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US Chef Alice Waters Criticised over Sewage Fertilizer

Alice Waters, the California chef who helped turn Americans on to seasonal, local and cage-free food, is under attack from some of her own followers who say she has championed fertiliser made of sewage.

Activists from the Organic Consumers Association (OCA) are picketing Waters's fabled Chez Panisse restaurant in Berkeley today in protest at her failure to condem a fertiliser derived from sewage that, they say, contains industrial chemicals and heavy metals as well as human waste.

The campaign has put Waters in an uncomfortable spot. She is regularly ranked among America's best chefs, and has worked strenuously to extend good eating from expensive restaurants into daily life. She lobbied hard to get the Obamas to turn over part of the White House garden to growing vegetables, and has encouraged school children to adopt healthy eating habits with her Edible Schoolyard programme in Berkeley.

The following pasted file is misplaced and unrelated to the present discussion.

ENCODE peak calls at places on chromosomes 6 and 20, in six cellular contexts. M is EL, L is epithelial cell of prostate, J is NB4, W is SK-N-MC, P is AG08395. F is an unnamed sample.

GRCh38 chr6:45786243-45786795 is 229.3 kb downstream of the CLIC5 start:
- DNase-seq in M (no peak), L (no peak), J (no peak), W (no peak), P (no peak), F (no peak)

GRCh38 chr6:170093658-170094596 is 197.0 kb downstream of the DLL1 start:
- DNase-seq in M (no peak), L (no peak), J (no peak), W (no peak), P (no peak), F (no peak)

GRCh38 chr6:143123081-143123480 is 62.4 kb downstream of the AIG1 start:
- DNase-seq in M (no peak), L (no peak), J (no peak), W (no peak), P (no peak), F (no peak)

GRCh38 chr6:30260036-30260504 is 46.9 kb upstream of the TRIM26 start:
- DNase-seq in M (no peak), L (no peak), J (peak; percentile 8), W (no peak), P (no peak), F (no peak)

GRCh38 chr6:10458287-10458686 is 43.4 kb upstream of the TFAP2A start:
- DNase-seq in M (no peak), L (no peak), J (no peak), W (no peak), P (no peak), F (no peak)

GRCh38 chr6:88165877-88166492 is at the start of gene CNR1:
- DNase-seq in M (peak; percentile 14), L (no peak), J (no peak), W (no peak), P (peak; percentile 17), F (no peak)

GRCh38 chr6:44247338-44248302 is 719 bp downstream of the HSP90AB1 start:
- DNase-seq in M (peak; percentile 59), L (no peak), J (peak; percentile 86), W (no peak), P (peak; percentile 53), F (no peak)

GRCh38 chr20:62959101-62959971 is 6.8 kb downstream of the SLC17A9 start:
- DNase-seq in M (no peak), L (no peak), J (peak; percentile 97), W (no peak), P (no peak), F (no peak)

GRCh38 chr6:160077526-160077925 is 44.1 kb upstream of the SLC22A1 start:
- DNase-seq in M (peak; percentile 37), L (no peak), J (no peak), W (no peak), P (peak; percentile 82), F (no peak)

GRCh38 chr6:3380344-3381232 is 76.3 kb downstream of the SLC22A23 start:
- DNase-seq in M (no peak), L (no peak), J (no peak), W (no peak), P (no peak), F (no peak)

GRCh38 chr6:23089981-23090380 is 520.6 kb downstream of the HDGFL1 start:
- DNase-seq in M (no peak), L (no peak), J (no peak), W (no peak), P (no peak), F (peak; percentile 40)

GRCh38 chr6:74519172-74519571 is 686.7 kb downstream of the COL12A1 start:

But those good intentions clashed with activists trying to get greater oversight of a largely unregulated industry producing fertiliser from sewage waste.

The city of San Francisco, which prides itself on promoting greener living, had been giving away the fertiliser to home gardeners and local schools in the name of promoting healthy eating habits, but has now suspended the programme. The fertiliser was made of sewage waste collected from San Francisco and eight other cities. Local authorities labelled the bags as "organic biosolids compost", although federal government regulations say sewage sludge cannot be used for raising produce that is then labelled as organic.